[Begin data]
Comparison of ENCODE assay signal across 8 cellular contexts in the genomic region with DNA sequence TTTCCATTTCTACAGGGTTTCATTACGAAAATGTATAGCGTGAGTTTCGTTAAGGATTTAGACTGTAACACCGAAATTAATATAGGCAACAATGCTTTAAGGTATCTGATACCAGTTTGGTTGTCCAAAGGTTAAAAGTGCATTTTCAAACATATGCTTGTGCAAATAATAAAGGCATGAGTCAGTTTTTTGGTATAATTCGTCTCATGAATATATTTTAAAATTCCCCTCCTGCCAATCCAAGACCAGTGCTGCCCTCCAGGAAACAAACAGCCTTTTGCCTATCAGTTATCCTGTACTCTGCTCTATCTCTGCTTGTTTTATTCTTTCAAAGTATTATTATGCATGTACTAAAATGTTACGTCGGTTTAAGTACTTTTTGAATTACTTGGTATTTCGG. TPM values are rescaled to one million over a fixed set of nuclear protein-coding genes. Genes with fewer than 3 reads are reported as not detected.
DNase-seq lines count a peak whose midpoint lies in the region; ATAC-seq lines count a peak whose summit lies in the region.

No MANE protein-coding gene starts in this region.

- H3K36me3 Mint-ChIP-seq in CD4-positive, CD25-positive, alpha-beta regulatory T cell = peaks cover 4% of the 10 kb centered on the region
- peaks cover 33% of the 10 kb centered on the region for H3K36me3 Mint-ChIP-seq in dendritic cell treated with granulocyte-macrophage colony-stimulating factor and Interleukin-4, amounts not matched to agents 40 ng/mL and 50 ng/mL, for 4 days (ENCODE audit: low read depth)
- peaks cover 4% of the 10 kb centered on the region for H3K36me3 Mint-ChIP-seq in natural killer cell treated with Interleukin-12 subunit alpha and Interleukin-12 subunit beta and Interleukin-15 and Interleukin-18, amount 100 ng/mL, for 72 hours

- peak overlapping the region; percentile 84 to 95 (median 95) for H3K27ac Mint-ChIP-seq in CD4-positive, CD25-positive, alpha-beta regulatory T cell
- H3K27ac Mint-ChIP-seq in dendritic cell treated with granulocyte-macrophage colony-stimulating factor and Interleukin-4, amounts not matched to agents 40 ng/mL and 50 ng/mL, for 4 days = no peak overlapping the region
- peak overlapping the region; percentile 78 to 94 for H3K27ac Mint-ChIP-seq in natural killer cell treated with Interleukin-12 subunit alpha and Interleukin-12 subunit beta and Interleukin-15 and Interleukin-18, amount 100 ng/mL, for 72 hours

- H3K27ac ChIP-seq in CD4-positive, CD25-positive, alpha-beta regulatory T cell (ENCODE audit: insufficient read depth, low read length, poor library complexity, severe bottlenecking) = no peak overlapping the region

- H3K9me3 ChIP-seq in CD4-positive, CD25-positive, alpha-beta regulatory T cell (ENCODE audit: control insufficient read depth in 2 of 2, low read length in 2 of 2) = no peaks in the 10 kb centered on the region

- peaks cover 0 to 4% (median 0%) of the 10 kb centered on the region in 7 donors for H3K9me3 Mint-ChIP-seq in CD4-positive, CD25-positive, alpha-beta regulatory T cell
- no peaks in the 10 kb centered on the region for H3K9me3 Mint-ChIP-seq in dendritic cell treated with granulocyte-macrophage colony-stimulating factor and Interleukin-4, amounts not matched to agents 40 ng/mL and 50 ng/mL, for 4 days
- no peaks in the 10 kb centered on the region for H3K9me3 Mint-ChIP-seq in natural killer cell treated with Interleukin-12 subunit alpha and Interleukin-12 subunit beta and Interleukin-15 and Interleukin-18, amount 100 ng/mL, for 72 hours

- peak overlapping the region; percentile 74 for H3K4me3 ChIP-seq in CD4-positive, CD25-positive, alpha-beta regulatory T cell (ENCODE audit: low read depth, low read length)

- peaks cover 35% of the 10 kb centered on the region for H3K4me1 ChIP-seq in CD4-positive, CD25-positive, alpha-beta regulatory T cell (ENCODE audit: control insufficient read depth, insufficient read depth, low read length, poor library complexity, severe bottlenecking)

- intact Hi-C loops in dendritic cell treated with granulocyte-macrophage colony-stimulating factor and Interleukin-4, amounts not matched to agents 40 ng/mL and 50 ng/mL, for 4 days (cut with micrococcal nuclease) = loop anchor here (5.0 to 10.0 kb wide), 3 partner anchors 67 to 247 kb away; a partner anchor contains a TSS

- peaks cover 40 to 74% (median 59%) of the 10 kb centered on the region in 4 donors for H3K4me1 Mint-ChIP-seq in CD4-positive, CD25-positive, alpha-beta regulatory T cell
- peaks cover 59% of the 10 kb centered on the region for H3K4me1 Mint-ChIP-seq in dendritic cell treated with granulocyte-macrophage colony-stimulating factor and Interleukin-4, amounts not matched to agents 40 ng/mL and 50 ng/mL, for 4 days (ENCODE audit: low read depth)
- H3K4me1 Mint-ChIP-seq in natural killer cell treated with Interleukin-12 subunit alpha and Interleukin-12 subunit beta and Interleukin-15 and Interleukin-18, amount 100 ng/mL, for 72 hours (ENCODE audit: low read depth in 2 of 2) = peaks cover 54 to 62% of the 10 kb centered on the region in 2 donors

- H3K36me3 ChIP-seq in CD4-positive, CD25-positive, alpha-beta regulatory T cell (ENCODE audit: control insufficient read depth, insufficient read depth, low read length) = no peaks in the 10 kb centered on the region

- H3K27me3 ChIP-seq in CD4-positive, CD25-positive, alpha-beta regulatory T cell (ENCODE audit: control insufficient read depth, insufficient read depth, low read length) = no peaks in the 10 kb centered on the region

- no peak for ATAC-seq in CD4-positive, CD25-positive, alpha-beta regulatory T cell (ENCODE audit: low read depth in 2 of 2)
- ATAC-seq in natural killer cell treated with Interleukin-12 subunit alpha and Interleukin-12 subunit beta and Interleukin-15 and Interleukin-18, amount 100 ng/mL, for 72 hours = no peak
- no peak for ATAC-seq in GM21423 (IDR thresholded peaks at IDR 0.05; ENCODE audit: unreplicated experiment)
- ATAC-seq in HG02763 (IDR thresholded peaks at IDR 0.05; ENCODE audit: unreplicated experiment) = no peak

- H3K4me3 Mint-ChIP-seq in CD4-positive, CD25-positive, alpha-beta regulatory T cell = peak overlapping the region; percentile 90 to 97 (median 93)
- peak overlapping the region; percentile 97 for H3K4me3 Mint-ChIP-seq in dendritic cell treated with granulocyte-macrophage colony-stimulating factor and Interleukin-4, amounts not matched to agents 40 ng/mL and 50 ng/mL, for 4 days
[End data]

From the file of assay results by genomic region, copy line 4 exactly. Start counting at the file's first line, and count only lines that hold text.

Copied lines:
- H3K36me3 Mint-ChIP-seq in CD4-positive, CD25-positive, alpha-beta regulatory T cell = peaks cover 4% of the 10 kb centered on the region